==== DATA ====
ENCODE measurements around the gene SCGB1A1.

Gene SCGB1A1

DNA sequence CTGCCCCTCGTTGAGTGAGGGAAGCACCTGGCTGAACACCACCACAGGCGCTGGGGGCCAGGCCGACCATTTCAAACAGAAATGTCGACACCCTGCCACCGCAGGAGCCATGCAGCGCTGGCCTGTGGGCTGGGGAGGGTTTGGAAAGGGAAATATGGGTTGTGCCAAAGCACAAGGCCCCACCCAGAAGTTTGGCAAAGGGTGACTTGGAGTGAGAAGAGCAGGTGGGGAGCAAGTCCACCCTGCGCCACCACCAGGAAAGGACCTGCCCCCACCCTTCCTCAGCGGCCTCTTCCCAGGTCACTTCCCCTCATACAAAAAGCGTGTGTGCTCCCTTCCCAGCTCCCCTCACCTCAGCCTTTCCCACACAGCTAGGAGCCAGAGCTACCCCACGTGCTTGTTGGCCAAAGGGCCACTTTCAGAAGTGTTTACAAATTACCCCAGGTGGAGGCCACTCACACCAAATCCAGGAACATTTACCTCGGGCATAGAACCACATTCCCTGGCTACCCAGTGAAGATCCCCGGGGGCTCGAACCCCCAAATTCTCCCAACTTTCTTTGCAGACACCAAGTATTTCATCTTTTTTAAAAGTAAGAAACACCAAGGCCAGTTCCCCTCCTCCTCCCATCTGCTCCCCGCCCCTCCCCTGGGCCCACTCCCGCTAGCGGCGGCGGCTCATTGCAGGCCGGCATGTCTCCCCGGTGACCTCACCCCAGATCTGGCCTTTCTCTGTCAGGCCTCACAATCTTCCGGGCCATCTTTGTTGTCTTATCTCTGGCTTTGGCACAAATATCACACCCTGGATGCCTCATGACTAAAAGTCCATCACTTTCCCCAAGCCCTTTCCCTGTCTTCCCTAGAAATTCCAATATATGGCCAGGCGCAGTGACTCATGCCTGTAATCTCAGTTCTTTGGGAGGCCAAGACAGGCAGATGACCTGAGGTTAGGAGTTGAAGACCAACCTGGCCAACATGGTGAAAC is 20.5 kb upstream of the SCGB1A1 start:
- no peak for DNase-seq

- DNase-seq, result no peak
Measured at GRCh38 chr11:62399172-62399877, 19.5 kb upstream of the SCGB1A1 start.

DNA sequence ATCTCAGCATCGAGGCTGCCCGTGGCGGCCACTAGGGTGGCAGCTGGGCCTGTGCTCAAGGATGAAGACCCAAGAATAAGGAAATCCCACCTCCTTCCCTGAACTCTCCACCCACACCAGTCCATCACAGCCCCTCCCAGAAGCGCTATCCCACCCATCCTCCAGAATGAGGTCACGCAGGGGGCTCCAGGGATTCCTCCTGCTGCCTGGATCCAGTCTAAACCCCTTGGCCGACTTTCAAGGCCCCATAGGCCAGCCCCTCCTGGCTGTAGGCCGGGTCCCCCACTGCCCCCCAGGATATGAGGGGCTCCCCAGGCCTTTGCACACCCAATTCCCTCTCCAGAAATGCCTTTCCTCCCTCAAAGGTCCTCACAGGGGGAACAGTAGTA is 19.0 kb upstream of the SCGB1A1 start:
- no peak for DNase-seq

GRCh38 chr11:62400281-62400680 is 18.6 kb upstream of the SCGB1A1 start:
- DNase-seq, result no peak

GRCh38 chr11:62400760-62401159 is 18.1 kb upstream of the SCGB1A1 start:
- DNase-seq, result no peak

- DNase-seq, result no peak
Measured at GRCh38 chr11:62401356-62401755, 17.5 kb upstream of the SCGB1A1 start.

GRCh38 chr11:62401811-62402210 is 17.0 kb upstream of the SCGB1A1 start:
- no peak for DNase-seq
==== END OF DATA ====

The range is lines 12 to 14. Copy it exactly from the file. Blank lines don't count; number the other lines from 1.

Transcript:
- DNase-seq, result no peak

- DNase-seq, result no peak
Measured at GRCh38 chr11:62401356-62401755, 17.5 kb upstream of the SCGB1A1 start.